Have you found the first week back to homeschooling after Easter has been tough? Are you wondering how you can sustain momentum with your children’s learning during lockdown? You are not alone.
I have been busy, this past week, finding out about blogging from the very colourful and charismatic Maddy Shine of ‘Making Your Business Shine‘. One of our tasks was to think about all of the questions we regularly get asked of our businesses. My list was full of questions that people ask me as a Family Photographer. I had questions about outfits, locations, poses and prices. But when I woke up this morning it occurred to me that actually the question I have been asked the most these past four weeks has been ‘How do you home school your kids and stay sane?’
How we started with homeschooling
I have been homeschooling my daughters for over five years now. (Although we tend to call it home education because, unlike at the moment, most of their learning actually occurs outside the home in classes or workshops, at museums or in nature).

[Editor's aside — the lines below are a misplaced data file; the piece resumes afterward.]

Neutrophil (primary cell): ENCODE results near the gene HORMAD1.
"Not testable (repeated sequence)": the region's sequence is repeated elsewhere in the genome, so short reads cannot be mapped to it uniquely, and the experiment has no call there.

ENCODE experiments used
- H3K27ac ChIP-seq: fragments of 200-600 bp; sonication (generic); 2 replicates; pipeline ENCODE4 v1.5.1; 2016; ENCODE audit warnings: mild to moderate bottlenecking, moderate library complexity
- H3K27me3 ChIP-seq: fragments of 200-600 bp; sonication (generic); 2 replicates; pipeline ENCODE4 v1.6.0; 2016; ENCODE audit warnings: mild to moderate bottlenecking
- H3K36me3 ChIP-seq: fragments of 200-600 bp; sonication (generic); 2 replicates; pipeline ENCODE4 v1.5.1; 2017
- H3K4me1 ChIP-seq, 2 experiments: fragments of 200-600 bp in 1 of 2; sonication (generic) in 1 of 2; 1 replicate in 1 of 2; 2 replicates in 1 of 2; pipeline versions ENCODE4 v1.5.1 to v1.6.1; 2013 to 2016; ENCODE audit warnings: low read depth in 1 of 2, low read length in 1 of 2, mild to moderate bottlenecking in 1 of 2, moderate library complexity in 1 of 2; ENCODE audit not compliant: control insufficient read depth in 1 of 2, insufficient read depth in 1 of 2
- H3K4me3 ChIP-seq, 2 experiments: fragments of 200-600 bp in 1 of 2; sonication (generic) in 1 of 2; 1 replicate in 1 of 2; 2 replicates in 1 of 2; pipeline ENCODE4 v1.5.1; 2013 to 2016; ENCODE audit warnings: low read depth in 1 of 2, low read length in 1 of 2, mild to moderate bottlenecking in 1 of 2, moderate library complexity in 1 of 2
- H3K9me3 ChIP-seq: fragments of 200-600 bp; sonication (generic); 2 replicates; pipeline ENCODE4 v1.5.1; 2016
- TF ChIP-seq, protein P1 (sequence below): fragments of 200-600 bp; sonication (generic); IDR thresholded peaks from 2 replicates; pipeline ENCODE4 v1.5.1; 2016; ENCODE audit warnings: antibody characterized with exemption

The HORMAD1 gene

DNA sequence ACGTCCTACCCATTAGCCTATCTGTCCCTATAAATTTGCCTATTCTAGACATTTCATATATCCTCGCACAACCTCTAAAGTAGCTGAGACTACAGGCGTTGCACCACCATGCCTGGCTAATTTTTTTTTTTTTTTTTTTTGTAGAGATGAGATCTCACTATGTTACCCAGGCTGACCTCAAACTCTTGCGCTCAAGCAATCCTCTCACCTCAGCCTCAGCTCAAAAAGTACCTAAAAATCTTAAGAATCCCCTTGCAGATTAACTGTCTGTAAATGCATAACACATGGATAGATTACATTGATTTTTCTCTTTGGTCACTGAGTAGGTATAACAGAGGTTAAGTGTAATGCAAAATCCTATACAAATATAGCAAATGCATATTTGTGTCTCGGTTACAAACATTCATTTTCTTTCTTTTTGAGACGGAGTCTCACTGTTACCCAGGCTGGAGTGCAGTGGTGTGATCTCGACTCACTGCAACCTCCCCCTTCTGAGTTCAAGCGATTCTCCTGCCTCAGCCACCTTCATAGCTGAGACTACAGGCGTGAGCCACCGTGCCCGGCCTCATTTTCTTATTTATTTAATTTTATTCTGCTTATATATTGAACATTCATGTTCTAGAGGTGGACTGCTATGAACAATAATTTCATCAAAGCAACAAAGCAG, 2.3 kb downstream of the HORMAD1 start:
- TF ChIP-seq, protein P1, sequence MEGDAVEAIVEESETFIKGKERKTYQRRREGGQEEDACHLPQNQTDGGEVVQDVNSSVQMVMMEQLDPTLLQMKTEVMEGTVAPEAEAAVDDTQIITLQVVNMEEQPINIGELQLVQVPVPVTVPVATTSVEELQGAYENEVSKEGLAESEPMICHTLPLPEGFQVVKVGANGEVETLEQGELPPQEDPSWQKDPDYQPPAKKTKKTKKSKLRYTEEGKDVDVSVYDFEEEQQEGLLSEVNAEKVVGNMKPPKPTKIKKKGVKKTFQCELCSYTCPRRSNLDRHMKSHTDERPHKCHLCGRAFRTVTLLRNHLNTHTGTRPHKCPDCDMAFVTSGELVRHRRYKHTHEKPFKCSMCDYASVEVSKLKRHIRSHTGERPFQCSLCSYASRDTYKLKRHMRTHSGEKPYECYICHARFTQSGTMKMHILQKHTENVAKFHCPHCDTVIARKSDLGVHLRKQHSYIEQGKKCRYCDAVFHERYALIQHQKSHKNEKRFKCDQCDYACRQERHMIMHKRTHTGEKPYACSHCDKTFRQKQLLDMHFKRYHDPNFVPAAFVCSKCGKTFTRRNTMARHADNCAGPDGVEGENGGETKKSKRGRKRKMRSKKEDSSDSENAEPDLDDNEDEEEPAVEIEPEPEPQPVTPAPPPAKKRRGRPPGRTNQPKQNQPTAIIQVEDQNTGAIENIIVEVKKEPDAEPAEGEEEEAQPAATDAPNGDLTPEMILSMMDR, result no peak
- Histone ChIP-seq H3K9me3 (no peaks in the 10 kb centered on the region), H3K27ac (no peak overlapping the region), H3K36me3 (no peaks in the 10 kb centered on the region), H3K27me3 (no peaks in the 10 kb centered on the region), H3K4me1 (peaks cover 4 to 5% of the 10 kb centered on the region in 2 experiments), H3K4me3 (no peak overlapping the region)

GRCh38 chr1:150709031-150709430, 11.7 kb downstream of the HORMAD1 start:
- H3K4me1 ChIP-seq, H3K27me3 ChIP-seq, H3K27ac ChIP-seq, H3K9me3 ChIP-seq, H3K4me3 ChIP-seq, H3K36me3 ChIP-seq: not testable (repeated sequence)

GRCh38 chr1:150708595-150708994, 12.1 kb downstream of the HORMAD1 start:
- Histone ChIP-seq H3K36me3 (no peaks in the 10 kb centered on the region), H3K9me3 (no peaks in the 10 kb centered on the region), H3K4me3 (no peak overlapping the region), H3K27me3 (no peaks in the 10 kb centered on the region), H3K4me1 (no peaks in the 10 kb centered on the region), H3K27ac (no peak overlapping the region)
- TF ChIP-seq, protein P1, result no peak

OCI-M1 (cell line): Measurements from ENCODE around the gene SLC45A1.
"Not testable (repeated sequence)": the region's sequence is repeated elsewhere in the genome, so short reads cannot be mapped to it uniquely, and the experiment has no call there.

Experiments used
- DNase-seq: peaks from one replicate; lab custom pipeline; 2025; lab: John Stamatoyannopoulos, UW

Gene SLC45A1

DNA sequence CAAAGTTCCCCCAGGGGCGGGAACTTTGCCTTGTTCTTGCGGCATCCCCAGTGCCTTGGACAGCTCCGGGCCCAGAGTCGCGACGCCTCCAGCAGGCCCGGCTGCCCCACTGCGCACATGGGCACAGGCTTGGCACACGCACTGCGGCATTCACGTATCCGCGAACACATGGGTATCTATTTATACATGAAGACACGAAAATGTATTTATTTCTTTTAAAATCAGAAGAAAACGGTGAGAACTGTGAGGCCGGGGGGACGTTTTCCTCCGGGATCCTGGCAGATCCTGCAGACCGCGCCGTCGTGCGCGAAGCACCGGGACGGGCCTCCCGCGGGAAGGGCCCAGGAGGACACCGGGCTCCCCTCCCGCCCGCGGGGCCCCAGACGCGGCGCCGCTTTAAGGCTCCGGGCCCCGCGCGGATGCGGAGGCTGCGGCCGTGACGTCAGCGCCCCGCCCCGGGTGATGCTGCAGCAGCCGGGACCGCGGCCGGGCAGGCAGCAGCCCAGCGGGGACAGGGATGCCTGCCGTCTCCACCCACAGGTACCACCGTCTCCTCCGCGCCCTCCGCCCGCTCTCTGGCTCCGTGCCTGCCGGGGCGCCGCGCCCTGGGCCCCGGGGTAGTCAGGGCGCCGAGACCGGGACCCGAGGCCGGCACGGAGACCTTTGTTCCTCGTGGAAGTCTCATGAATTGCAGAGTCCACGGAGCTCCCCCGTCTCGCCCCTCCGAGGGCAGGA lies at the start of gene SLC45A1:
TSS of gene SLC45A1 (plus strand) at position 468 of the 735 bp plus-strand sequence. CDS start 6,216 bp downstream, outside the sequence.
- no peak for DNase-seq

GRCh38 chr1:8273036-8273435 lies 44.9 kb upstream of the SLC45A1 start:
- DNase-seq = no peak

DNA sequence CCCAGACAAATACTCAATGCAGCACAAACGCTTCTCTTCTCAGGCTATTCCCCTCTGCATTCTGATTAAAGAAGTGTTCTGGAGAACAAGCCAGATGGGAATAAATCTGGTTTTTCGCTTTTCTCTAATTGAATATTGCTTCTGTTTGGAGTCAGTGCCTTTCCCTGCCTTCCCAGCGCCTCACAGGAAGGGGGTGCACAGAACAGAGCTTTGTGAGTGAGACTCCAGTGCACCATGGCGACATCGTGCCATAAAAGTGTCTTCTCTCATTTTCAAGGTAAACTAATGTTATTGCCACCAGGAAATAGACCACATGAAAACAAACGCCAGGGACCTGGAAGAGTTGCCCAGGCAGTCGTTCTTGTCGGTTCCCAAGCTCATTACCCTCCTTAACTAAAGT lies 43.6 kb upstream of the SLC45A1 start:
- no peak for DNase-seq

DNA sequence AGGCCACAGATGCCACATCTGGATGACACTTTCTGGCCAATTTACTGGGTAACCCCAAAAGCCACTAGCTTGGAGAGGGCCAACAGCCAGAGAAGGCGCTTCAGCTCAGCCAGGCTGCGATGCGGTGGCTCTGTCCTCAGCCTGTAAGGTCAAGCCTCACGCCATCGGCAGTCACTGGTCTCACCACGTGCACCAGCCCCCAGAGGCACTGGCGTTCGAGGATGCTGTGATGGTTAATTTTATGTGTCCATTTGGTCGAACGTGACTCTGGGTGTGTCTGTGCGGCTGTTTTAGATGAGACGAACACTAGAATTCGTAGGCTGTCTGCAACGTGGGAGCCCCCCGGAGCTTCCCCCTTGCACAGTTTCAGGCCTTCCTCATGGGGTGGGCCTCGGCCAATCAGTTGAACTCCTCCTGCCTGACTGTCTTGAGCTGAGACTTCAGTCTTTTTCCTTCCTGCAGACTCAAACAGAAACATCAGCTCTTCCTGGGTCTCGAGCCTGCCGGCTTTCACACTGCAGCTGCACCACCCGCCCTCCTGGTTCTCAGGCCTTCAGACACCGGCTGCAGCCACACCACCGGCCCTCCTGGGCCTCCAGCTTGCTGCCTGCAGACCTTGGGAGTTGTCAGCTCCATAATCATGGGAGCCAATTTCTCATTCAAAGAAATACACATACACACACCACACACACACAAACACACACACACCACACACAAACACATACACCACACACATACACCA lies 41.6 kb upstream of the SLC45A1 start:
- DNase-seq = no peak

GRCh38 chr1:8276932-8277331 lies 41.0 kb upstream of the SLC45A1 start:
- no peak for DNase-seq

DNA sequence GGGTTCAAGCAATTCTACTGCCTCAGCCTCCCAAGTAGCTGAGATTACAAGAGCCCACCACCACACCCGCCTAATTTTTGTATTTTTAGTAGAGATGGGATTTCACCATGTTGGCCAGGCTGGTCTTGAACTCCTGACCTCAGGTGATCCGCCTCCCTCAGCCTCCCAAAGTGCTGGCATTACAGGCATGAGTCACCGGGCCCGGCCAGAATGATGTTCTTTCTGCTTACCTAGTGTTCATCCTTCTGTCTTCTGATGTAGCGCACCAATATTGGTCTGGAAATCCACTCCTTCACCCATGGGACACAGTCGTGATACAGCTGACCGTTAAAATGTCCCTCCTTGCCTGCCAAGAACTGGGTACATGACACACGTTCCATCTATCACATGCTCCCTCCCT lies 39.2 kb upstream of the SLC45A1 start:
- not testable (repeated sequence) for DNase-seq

We made the decision not to send our children to school for lots of reasons. The main one being that I used to be a Primary Teacher and I had grown out of love with our current education system. I became frustrated with its ever greater push towards targets, assessments and a one-size-fits-all education. We weren’t feeling sure that our children would thrive in that environment and we wanted to give them the chance to learn at a pace they were comfortable with. We also wanted to allow them to follow their own interests and develop skills that gave them pleasure. Anyway, that’s how we started, and we haven’t really looked back.
Homeschooling in lockdown is haaaarrrd!
What I can tell you is that your experience of homeschooling right now is very different to what we do usually. Lockdown homeschooling is a ridiculously hard, in-at-the-deep-end introduction to the world of educating children. You have had to hit the ground running with little warning, and in a time of great uncertainty. Your normal rhythms and routines have been smashed to smithereens. Many of you will still be trying to work full time while keeping the house clean, everyone fed, pets exercised and relatives checked in on. And then you are expected to oversee the education of possibly multiple children at different stages of development or academic ability. I really do get how hard that has been for you.
Fortunately I don’t work anywhere near full time; most of my photography work takes place at weekends. So it is mainly the editing, paperwork and marketing stuff that needs to fit around home education. My husband however, works very long hours, and is often away during the week or at weekends, which means that the girls and I spend A LOT of time together. We are 24/7 companions. I am their taxi driver, cheerleader, social planner, cleaner, cook, appointment maker and, oh yes, educator.